Wally Hall is the managing sports editor for the Arkansas Democrat-Gazette. A graduate of the University of Arkansas-Little Rock after an honorable discharge from the U.S. Air Force, he is a member and past president of the Football Writers Association of America, member of the U.S. Basketball Writers Association, past president and current executive committee and board member of the Arkansas Sports Hall of Fame, and voter for the Heisman Trophy. He has been awarded Arkansas Sportswriter of the Year 10 times and has been inducted into the Arkansas Sportswriters and Sportscasters Hall of Fame.
Like It Is:
Hogs had things under control vs. Rebels
Arkansas quarterback KJ Jefferson (1) pump-fakes, Saturday, Nov. 19, 2022, during the second quarter against Ole Miss at Reynolds Razorback Stadium in Fayetteville. Visit nwaonline.com/221120Daily/ for the photo gallery.
If before last Saturday’s game someone had said the Arkansas Razorbacks were going to have 503 yards of offense against a good Ole Miss team, the guess would have been that the Hogs were going to win.
If before the game someone said the Rebels were going to have 703 yards of offense, the guess would have been that the Hogs lose.
Both of those happened and Arkansas won 42-27, and it wasn’t as close as the score. Much of that was on Sam Pittman.
It was an odd game, one unlike any yours truly can recall. The Razorbacks gave up just 284 yards in its loss to LSU, but without KJ Jefferson they mustered only 249.
The Ole Miss game turned on the second play of the second half when Raheim Sanders bolted 68 yards for a touchdown and a 42-6 lead.
Pittman went totally conservative and it worked. Not only did the Hogs get the win, they came out of the game fairly healthy.
There is a difference in being conservative and playing not to lose, which is rarely a good thing.
Pittman, a long-time veteran of college football, knew the percentages, and he played them in favor of the Razorbacks.
In the first half, the Razorbacks ran 42 plays, 18 of them passes by Jefferson for 164 yards and three touchdowns. Time of possession favored Ole Miss by the slim margin of 16:05 to 13:55.
In the second half, the Razorbacks ran 24 plays, four of them passes for 4 yards. The 20 runs were bone-crushing, minute-eating plays that netted the Hogs 130 yards but consumed 15:55 of the time.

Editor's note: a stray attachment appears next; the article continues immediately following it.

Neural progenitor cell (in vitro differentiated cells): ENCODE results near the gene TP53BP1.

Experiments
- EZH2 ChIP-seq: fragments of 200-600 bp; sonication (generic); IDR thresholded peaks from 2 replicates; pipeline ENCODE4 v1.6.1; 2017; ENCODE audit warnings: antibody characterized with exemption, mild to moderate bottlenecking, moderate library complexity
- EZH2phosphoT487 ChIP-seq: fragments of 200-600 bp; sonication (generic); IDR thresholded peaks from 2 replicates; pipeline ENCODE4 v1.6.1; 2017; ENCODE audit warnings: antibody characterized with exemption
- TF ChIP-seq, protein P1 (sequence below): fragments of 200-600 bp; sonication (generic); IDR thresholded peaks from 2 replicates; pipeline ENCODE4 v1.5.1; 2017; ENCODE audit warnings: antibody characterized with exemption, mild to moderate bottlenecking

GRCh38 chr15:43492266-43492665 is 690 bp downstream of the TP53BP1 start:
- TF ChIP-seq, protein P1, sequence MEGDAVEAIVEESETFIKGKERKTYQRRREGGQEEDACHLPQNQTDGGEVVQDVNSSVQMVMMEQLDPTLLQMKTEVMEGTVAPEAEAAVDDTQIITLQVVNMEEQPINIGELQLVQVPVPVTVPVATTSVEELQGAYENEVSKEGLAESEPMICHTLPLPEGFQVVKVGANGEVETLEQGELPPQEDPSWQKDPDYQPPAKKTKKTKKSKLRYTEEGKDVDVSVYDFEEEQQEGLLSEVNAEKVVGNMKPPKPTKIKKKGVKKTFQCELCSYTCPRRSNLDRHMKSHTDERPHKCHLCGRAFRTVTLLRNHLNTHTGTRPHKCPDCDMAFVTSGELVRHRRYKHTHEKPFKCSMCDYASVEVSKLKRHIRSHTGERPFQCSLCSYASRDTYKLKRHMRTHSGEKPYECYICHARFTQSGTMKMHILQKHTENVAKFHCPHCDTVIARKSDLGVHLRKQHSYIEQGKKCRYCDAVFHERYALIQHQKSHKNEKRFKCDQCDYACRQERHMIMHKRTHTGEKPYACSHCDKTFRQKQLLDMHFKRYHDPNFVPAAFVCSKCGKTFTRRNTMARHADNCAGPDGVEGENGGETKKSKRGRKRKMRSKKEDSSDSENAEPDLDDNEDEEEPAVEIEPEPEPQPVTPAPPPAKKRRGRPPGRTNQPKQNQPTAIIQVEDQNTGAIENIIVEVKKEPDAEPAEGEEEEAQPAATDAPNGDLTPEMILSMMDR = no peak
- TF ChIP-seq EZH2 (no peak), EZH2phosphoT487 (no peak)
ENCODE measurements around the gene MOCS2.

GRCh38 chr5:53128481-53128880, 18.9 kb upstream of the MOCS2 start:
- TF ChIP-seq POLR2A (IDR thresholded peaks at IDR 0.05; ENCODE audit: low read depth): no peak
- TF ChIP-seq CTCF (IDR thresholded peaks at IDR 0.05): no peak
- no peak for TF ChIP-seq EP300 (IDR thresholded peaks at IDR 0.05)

It was a hard-earned victory, but one that was not in doubt once the Hogs went up by 36.
True, Ole Miss can be an explosive team. The Rebels moved up and down the field, but it was apparent early they were not focused. They had three turnovers and more critically they had 12 penalties for 116 yards.
Reading the emotions of a team are part of the head coach’s job, and Pittman read Ole Miss’ perfectly.
Pittman also had the luxury of having his quarterback mostly healthy, and Jefferson is a threat on every play either with his legs or his arm.
If Ole Miss had mounted some sort of rally, he could count on Jefferson to start running and throwing again.
The win guaranteed Arkansas a bowl bid.
The ones that are being thrown around are Liberty, Music City, Gator and Las Vegas. It appears the Texas Bowl has its eye on Mississippi State regardless of the outcome of the Egg Bowl on Thursday night.
Ole Miss appears to be penciled in for the Citrus Bowl, which would be helped with a win over the Bulldogs, where the Rebels would play Penn State.
As for the Music City in Nashville, it will most likely choose between Arkansas and Kentucky who would face Bret Bielema and Illinois. There is a story line there between Bielema and Pittman.
That relationship may have been mended, but when Pittman left Arkansas for Georgia heated words were exchanged, and Pittman apparently had the last one.
The thing is at least four bowls want the Razorbacks and their fans, who have the reputation of showing up and winning their own party.
That might not be the case without the win over Ole Miss. Now only Missouri is looking to get bowl eligible this Friday.
Pittman and his staff were prime-time ready last Saturday, and while they couldn’t have predicted the perfect storm that would have let them take a 35-6 lead into intermission, they knew what to do with in the second half.
To run only 24 plays and have the ball 15:55 says a lot about the team, and it also saved the Rebels from having to flop to stop the jet-fuel tempo Arkansas is capable of when needed.
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